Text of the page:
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That was my typical gearing when I was commuting fixed. 14 miles each way, ~800ft climbing. Max rpm on downhill, as calculated by gps speed was 220.
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Old 07-23-21, 07:37 PM
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Originally Posted by Dylansbob View Post
That was my typical gearing when I was commuting fixed. 14 miles each way, ~800ft climbing. Max rpm on downhill, as calculated by gps speed was 220.
You did 40mph downhill on a fixed gear? Or are your fingers fat?
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Old 07-23-21, 09:06 PM
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I hurt my leg today trying to keep up with a group ride, we were going like 25+ on a slight downhill and I was spinning so fast I managed to pull something in my upper thigh/groin. This sucks, since when do you get injured by spinning fast. This bike is a tad small I wonder if that's the reason.

i mention the fixie kids because I am inversing them by riding a smaller gear than I am comfortable with. They all ride in too big of a gear. I'm training to be able to finish the drop rides

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Old 07-23-21, 10:06 PM
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Cool story, I guess?

Again for those who actually need help, don't ride a bike that is too small I know it might seem cool or you are aero, bro but in the end get a bike that fits. You don't save money buying a smaller bike and if you are looking to save weight maybe drink one less beer or take a dump before you ride or both or buy a nicer bike.

Brokie Kids for life!
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Old 07-23-21, 10:36 PM
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Originally Posted by LarrySellerz View Post
I hurt my leg today trying to keep up with a group ride, we were going like 25+ on a slight downhill and I was spinning so fast I managed to pull something in my upper thigh/groin. This sucks, since when do you get injured by spinning fast. This bike is a tad small I wonder if that's the reason.

i mention the fixie kids because I am inversing them by riding a smaller gear than I am comfortable with. They all ride in too big of a gear. I'm training to be able to finish the drop rides
Sounds like you should spend your money on a proper bike fitment first.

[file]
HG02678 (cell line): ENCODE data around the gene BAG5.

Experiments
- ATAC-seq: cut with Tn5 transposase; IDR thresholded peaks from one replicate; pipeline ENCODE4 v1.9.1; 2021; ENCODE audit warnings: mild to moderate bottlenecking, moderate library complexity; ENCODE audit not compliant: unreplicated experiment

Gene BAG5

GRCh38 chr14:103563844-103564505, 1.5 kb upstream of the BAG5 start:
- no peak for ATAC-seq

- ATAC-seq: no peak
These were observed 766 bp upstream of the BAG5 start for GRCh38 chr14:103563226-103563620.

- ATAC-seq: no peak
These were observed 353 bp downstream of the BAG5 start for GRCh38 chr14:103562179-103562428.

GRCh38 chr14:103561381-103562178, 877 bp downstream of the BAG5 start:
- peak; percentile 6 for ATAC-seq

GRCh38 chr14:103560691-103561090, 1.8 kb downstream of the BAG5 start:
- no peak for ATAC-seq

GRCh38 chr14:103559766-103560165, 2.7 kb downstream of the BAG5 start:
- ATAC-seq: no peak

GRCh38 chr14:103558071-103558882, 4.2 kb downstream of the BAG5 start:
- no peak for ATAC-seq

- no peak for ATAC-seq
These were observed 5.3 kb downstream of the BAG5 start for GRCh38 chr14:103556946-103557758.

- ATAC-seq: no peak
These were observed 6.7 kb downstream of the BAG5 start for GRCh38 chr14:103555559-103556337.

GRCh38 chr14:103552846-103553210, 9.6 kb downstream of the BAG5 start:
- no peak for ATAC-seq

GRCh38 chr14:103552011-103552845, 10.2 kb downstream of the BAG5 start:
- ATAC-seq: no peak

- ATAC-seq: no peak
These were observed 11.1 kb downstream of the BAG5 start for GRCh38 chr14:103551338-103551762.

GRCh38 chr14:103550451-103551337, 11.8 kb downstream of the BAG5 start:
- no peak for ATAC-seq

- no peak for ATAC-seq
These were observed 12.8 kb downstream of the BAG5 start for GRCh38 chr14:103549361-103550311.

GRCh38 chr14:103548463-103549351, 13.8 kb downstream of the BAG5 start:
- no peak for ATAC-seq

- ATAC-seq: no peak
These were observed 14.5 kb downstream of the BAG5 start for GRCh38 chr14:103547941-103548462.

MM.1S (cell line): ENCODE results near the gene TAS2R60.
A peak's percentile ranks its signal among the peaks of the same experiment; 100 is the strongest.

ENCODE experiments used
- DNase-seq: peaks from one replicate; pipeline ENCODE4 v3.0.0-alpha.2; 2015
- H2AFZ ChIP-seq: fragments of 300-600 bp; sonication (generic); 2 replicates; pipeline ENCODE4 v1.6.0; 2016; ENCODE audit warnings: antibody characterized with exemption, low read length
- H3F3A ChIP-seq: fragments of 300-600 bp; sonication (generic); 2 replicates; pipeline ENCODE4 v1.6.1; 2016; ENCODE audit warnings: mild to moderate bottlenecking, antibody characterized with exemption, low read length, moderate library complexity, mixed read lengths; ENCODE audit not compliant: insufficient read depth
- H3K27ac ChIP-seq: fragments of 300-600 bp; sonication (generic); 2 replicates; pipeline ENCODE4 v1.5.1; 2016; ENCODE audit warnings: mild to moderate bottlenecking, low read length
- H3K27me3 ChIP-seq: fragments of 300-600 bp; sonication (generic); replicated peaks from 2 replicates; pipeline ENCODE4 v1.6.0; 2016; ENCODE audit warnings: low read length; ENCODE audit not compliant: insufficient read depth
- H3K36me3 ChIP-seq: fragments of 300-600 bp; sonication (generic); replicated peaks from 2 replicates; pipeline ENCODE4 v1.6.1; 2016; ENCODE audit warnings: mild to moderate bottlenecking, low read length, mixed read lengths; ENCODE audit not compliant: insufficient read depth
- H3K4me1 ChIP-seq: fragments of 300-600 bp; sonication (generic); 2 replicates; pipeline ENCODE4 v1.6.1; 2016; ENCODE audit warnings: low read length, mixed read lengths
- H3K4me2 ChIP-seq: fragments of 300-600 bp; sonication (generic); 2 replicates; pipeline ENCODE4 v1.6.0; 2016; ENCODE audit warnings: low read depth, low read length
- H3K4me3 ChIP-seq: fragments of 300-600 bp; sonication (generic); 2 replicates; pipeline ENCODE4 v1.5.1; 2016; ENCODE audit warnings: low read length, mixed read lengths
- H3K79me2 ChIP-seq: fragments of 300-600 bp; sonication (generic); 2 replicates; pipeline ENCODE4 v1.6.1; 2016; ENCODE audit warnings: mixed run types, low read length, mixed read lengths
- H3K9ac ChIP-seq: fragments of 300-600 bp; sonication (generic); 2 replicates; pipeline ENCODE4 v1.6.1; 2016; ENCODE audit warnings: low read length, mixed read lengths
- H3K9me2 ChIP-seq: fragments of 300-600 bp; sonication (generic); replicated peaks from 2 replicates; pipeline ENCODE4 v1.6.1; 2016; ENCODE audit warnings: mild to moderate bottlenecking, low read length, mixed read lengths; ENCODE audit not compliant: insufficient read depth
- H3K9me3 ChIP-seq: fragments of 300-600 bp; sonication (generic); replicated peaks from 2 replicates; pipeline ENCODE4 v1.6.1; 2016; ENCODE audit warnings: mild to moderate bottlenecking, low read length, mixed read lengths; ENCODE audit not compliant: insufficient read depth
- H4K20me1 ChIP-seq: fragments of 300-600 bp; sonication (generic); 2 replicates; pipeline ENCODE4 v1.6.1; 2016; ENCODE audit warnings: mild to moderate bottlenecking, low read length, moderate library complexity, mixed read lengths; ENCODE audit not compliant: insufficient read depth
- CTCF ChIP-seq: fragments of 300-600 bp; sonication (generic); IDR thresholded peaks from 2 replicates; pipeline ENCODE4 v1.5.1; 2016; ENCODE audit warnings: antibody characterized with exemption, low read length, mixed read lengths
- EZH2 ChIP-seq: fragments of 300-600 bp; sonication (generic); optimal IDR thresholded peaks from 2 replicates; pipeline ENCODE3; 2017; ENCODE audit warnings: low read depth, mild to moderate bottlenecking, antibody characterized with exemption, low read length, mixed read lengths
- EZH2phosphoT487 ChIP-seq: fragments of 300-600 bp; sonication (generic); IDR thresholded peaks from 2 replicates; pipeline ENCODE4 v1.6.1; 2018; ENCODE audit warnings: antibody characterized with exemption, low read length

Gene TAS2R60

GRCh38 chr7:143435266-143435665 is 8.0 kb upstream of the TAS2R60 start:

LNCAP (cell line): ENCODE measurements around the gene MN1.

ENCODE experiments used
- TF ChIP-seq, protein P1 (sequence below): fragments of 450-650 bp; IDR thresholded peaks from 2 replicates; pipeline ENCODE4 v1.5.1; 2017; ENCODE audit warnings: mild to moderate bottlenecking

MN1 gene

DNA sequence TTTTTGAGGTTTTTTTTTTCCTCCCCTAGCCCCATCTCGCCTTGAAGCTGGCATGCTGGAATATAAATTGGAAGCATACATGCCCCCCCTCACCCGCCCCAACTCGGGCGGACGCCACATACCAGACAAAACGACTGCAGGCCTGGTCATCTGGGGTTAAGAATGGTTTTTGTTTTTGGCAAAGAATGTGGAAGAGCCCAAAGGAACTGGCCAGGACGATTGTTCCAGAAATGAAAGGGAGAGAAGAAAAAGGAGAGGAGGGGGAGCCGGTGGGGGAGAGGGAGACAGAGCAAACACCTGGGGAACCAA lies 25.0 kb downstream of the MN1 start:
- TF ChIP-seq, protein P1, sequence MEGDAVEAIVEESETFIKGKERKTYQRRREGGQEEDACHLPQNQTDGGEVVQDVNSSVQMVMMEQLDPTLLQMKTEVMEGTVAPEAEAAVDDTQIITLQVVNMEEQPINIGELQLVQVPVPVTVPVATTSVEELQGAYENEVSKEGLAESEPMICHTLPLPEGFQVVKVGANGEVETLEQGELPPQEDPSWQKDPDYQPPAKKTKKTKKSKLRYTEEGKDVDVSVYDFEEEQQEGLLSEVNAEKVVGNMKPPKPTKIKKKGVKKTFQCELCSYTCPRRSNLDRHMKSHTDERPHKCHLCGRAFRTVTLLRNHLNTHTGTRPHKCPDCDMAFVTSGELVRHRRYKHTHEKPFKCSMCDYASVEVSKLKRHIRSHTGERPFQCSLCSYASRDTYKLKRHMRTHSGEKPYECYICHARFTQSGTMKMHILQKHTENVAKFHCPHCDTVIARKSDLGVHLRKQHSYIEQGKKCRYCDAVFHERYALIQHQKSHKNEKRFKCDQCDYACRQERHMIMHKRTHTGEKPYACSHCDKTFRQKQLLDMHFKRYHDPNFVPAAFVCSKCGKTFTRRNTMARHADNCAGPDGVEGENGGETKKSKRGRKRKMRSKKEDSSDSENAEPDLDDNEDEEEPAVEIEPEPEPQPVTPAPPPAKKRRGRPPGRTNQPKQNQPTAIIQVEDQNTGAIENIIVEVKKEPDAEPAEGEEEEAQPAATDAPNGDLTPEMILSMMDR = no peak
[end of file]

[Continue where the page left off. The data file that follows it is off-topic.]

If you're a new rider, and they've been riding for a while, there isn't a magic gear ratio that will give you the base miles/fitness. Gear inches is very much preference. If you can't spin, then get a heavier gear. It will be harder to climb with and will be rougher on your knees.
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Old 07-24-21, 01:34 AM
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Originally Posted by veganbikes View Post
Cool story, I guess?

Again for those who actually need help, don't ride a bike that is too small I know it might seem cool or you are aero, bro but in the end get a bike that fits. You don't save money buying a smaller bike and if you are looking to save weight maybe drink one less beer or take a dump before you ride or both or buy a nicer bike.

Brokie Kids for life!
I bought this bike because it was super pretty and 150$, but you are right that its hurting me because its too small
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Old 07-24-21, 08:16 PM
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Originally Posted by LarrySellerz View Post
I bought this bike because it was super pretty and 150$, but you are right that its hurting me because its too small
That is a large amount of money. Not for a bike for a bike it can be rather cheap but for something rather useless to you it is expensive. Get something that fits sell this one or strip it for parts if the parts are decent (which for $150 probably not) and buy a frame that fits you better.
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Old 07-25-21, 02:49 PM
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Man, I guess I'm at the "really crazy low" end of the spectrum on my ss Cross Check. It's currently running 38x19 (700c x 40 tires). But I ride it like a ss MTB here in the SoCal mountains, so it's all a trade-off. I can clean most singletrack and fireroad climbs I frequent, but I sure do coast a lot elsewhere!